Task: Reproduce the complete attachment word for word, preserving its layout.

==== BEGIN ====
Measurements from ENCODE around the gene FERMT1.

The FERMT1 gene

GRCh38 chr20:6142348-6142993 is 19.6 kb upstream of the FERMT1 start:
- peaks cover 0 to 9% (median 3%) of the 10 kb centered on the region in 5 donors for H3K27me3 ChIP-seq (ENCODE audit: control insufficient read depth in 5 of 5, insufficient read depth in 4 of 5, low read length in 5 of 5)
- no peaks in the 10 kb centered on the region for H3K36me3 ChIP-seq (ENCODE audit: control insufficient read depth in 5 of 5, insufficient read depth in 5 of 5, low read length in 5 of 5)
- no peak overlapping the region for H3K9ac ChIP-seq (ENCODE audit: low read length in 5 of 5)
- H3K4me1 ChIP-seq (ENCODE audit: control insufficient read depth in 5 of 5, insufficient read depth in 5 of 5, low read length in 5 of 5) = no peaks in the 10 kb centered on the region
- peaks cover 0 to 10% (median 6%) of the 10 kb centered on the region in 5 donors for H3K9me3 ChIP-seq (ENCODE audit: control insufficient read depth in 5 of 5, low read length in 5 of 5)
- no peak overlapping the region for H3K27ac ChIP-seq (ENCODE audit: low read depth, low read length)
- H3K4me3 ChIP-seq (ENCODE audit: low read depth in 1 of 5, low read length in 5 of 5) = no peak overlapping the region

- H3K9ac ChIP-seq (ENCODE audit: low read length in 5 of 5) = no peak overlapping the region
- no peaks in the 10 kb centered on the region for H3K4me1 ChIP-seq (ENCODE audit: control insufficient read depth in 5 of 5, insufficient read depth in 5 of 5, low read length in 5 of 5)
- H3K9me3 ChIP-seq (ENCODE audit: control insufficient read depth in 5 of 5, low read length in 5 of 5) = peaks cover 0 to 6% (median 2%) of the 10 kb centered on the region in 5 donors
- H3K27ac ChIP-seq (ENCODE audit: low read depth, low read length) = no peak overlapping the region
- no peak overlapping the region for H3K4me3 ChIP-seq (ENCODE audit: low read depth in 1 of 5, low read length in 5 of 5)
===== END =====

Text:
Measurements from ENCODE around the gene FERMT1.

The FERMT1 gene

GRCh38 chr20:6142348-6142993 is 19.6 kb upstream of the FERMT1 start:
- peaks cover 0 to 9% (median 3%) of the 10 kb centered on the region in 5 donors for H3K27me3 ChIP-seq (ENCODE audit: control insufficient read depth in 5 of 5, insufficient read depth in 4 of 5, low read length in 5 of 5)
- no peaks in the 10 kb centered on the region for H3K36me3 ChIP-seq (ENCODE audit: control insufficient read depth in 5 of 5, insufficient read depth in 5 of 5, low read length in 5 of 5)
- no peak overlapping the region for H3K9ac ChIP-seq (ENCODE audit: low read length in 5 of 5)
- H3K4me1 ChIP-seq (ENCODE audit: control insufficient read depth in 5 of 5, insufficient read depth in 5 of 5, low read length in 5 of 5) = no peaks in the 10 kb centered on the region
- peaks cover 0 to 10% (median 6%) of the 10 kb centered on the region in 5 donors for H3K9me3 ChIP-seq (ENCODE audit: control insufficient read depth in 5 of 5, low read length in 5 of 5)
- no peak overlapping the region for H3K27ac ChIP-seq (ENCODE audit: low read depth, low read length)
- H3K4me3 ChIP-seq (ENCODE audit: low read depth in 1 of 5, low read length in 5 of 5) = no peak overlapping the region

- H3K9ac ChIP-seq (ENCODE audit: low read length in 5 of 5) = no peak overlapping the region
- no peaks in the 10 kb centered on the region for H3K4me1 ChIP-seq (ENCODE audit: control insufficient read depth in 5 of 5, insufficient read depth in 5 of 5, low read length in 5 of 5)
- H3K9me3 ChIP-seq (ENCODE audit: control insufficient read depth in 5 of 5, low read length in 5 of 5) = peaks cover 0 to 6% (median 2%) of the 10 kb centered on the region in 5 donors
- H3K27ac ChIP-seq (ENCODE audit: low read depth, low read length) = no peak overlapping the region
- no peak overlapping the region for H3K4me3 ChIP-seq (ENCODE audit: low read depth in 1 of 5, low read length in 5 of 5)